South Indian film star Prithviraj Sukumaran announced his new mega-budget epic movie that will be shot entirely using virtual production filmmaking technique. The actor shared a poster of the media on social media in which he is seen as a warrior.
“This is an exciting new chapter in the art and science of film making! So looking forward to this one! Changing times, newer challenges, innovative methods! And an epic story to tell!” Prithviraj tweeted sharing the news.
This is an exciting new chapter in the art and science of film making! So looking forward to this one! Changing times, newer challenges, innovative methods! And an epic story to tell!
Stay tuned for updates! @PrithviOfficial @PrithvirajProd @frames_magic #GokulrajBaskar pic.twitter.com/kzTc7LNvIN
— Prithviraj Sukumaran (@PrithviOfficial) August 17, 2020
The new project which is yet to be will be directed by Gokulraj Baskar and will be released in Malayalam, Hindi, Telugu, Tamil and Kannada. It “India’s first movie to be shot completely in virtual production movie,” Baskar was quoted saying.
The actor-producer Prithwiraj will be next seen in the Malayalam survival drama, ‘Aadujeevitham’.
Virtual Production is an innovation advanced by Technicolor that allows filmmakers to layout and establish a film in a digital environment before going on a physical set. Films like The Lion King, Avatar and series like The Mandalorian were produced using virtual production technologies.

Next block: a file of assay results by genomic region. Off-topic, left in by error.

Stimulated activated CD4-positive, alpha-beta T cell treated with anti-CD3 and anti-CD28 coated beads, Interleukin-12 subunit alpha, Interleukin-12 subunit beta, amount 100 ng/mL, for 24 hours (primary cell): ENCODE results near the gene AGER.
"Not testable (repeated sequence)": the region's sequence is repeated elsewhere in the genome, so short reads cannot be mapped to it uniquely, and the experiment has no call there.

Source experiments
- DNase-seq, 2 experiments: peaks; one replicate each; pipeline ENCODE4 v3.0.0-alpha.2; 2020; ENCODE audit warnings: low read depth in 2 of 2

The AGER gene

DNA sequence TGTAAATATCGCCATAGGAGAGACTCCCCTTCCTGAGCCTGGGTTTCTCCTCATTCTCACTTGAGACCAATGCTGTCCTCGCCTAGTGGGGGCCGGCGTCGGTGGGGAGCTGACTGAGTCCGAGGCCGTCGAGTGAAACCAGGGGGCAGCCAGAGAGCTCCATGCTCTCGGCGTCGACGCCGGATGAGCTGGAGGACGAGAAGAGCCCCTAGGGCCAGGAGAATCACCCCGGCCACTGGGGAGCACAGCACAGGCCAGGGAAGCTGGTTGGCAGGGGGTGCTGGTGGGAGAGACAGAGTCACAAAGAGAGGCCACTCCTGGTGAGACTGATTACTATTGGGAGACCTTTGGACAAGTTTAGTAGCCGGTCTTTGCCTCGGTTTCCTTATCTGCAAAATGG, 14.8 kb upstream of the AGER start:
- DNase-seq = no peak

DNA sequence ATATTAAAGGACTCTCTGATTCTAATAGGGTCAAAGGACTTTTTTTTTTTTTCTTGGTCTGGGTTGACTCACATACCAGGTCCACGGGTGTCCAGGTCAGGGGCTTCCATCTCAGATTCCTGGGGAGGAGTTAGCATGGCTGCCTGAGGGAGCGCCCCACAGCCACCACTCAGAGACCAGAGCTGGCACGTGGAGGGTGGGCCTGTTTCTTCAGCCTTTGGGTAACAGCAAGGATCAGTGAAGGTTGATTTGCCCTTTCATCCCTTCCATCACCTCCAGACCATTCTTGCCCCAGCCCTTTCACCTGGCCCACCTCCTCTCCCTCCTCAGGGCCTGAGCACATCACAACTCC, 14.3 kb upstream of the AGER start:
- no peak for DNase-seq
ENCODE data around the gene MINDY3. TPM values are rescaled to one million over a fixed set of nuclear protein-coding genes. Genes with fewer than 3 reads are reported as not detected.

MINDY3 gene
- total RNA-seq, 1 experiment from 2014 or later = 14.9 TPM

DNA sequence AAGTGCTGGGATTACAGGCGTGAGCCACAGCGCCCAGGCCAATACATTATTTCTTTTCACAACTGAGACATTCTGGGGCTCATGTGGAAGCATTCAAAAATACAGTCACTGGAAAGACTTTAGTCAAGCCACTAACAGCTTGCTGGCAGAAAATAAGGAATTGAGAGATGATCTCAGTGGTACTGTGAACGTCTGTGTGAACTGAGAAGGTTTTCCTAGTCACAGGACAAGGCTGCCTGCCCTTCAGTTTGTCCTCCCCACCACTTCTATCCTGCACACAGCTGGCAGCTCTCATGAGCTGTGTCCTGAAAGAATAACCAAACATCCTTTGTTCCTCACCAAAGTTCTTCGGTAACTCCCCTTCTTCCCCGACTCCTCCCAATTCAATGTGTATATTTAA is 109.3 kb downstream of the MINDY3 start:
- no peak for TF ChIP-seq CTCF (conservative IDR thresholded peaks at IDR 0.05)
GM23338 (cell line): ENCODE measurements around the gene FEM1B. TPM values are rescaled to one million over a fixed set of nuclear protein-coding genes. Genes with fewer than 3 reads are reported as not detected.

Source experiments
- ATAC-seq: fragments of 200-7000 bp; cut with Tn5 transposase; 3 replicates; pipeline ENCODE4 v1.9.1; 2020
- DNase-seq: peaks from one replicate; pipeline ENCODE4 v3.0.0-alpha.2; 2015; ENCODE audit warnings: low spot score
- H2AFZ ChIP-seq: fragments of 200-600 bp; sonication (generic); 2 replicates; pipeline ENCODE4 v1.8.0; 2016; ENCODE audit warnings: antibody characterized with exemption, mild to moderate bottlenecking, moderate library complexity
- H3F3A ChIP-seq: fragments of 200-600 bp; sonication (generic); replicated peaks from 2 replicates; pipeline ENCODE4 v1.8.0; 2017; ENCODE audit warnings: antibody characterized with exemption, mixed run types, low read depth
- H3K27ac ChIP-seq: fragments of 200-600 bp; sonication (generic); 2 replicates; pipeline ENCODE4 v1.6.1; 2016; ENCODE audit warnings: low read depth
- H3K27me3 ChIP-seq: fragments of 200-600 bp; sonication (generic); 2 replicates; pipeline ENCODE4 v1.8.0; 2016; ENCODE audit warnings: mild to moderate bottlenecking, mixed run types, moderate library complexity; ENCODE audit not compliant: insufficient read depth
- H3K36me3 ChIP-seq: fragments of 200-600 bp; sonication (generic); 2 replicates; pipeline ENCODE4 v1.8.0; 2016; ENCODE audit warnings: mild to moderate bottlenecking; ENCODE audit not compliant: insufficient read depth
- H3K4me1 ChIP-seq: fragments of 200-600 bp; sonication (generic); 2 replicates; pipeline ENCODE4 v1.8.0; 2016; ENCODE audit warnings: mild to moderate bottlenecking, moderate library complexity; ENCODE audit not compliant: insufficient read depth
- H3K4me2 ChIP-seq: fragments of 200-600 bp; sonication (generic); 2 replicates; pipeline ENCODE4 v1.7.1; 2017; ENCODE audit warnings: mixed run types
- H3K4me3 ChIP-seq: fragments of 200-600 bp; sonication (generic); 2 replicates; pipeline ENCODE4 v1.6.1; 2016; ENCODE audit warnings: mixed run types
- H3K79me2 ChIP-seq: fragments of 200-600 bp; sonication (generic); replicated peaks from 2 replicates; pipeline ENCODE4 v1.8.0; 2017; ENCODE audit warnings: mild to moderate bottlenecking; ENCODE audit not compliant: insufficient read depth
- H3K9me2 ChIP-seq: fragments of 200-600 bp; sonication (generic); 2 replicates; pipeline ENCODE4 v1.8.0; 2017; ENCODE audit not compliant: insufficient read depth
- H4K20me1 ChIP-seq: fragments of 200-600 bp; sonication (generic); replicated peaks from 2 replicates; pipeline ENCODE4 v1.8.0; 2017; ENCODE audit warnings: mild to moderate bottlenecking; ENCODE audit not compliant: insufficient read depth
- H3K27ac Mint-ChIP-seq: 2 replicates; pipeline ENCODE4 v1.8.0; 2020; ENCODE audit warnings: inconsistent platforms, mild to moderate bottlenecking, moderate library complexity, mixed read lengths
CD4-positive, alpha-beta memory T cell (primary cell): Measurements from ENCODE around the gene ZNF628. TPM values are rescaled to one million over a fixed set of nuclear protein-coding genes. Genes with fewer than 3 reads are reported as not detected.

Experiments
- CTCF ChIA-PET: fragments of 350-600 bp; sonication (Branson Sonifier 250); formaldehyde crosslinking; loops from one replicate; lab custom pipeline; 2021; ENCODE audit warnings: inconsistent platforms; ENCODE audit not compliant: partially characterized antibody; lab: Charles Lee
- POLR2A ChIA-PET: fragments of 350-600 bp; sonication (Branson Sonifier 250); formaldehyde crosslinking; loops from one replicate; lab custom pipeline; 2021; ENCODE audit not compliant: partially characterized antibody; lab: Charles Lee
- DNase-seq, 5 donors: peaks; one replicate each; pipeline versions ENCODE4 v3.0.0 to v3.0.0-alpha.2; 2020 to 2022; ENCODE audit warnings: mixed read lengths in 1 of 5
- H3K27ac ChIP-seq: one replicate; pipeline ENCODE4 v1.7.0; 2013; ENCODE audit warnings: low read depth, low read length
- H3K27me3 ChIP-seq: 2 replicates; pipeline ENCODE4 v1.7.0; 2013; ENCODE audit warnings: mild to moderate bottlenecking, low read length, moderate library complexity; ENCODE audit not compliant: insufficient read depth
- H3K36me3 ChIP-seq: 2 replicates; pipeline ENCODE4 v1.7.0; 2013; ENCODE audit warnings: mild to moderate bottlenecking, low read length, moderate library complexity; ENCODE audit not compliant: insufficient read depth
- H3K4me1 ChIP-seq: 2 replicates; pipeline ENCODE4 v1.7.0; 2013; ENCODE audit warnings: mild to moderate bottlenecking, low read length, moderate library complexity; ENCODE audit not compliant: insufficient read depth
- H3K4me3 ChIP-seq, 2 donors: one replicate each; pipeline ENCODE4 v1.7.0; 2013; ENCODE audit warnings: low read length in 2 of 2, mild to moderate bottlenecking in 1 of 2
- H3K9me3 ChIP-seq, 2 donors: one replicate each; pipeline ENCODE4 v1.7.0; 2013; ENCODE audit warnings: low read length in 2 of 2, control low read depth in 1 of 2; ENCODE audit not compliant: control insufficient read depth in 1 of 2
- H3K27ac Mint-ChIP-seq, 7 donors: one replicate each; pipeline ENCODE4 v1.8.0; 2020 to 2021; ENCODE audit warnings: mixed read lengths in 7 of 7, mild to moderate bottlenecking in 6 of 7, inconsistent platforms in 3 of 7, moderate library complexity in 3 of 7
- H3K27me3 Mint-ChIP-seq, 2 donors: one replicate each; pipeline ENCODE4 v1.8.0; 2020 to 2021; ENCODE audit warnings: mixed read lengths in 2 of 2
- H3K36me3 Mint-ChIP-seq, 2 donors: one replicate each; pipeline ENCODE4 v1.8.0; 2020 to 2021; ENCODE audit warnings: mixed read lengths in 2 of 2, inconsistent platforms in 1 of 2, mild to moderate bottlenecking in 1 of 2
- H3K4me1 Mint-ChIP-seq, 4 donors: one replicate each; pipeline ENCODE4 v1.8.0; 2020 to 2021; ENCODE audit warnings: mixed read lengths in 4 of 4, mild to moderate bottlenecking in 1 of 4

“There’s a growing divide between what the filmmakers can see through the camera on the live-action set, and what they have to imagine will be added digitally many months later,” Sol Rogers wrote in the Forbes.
What is Virtual Cinematography
Virtual Production is a still-evolving cinematography technique which brings the live-action set experience into the digital realm with the help of computer graphics and software like the Technicolor Virtual Production pipeline, a proprietary, multi-user, real-time collaborative VFX authoring and data tracking platform.
Filmmakers are now able to create scenes across the physical and virtual worlds using game engines like Unreal and Unity, combined with high-power graphics cards, camera tracking, as well as Virtual Reality and Augmented Reality. These platforms allow filmmakers to track everything from concept art and lenses to assets and camera movements without physically connected.
The virtual production allows real-time collaboration among filmmakers, regardless of where they are in the world. “When you’re using VR to make the movie, it’s as though you’re standing on a film set in the real world, even though it’s all virtual. You can pick up a tree and move it. You can grab the Sun and change the light. You can become a character and give a different performance,” he added.
Asper The Focus, Plotting these elements in real-time lends itself to a more efficient workflow without multiple recreations of assets and going back and forth.
However, this process might turn into a complex endeavour as it sometimes requires thousands of VFX artists, and multi-layer communication that might slow down the creative exploration required to discover “what’s right” for a film, Rogers opine.